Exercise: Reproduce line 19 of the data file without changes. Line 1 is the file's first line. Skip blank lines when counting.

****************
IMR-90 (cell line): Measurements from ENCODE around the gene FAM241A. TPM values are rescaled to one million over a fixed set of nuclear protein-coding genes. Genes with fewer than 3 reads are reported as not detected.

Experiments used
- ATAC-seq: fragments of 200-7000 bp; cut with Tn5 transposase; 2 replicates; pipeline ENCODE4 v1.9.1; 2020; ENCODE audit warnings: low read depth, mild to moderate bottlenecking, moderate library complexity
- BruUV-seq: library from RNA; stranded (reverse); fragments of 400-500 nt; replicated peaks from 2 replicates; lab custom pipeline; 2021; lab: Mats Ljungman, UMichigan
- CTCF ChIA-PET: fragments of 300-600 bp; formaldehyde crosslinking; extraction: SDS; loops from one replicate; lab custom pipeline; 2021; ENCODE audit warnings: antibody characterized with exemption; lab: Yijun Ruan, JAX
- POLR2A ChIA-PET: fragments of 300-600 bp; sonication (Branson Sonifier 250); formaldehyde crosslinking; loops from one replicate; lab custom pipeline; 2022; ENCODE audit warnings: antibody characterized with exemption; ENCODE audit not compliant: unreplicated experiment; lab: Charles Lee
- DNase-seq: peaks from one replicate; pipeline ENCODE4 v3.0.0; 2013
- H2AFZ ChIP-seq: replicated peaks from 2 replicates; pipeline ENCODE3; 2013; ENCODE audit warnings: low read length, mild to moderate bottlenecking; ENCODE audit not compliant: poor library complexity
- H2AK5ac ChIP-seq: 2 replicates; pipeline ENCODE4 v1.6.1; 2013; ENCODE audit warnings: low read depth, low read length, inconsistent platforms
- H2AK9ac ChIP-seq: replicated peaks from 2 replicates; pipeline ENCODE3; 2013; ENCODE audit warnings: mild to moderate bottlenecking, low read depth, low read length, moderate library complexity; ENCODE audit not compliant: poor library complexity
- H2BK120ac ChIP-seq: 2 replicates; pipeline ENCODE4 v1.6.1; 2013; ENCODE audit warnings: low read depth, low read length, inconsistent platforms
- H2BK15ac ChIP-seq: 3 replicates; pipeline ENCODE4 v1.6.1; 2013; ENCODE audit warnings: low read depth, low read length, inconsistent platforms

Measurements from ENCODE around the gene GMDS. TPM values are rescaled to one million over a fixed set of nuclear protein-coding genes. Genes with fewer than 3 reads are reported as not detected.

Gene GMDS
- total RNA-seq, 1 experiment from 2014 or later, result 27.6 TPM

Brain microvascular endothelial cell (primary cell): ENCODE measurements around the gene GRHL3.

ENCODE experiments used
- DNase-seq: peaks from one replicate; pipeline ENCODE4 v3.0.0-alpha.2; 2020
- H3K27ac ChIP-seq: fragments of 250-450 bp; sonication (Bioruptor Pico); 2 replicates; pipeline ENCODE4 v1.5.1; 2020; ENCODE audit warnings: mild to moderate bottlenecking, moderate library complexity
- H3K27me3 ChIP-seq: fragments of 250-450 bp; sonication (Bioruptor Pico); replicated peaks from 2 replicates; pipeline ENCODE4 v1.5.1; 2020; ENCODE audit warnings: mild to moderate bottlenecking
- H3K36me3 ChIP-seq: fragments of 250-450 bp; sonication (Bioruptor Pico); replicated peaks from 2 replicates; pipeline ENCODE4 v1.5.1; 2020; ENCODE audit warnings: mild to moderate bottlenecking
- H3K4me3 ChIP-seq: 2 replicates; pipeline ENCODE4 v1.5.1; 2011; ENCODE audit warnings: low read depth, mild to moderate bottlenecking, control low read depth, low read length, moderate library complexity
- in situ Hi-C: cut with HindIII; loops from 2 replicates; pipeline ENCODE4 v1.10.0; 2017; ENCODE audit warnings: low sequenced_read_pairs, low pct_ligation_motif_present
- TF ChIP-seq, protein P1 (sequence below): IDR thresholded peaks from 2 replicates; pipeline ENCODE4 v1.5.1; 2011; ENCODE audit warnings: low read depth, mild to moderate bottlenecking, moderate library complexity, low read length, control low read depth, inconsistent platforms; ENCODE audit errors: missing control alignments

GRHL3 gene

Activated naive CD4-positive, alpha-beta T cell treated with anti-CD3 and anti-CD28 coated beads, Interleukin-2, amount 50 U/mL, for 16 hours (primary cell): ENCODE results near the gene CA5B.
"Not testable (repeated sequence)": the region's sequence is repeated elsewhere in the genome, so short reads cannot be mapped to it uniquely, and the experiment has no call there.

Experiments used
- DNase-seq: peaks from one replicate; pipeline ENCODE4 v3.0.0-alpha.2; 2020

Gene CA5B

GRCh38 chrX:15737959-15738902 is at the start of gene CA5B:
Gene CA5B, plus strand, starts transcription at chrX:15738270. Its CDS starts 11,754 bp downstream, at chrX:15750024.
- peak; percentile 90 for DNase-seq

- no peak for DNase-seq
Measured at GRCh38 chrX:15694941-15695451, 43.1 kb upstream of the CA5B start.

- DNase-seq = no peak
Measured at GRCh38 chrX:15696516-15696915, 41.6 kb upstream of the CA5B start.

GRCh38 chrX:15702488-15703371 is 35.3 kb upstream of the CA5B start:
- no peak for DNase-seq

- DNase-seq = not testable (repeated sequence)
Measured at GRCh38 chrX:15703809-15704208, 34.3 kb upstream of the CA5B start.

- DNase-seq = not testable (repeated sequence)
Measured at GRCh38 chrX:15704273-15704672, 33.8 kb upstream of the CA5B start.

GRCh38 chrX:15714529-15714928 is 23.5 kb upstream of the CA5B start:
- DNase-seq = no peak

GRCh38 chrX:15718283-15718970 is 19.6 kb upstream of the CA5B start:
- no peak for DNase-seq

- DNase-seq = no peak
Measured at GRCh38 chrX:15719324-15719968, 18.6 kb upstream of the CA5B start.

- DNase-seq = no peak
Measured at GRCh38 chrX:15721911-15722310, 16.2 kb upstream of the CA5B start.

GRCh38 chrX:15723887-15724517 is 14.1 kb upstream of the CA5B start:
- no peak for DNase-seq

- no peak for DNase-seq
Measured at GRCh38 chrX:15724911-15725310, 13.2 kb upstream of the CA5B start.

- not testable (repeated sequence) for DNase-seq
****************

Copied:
- H3K27ac ChIP-seq: fragments of 250-450 bp; sonication (Bioruptor Pico); 2 replicates; pipeline ENCODE4 v1.5.1; 2020; ENCODE audit warnings: mild to moderate bottlenecking, moderate library complexity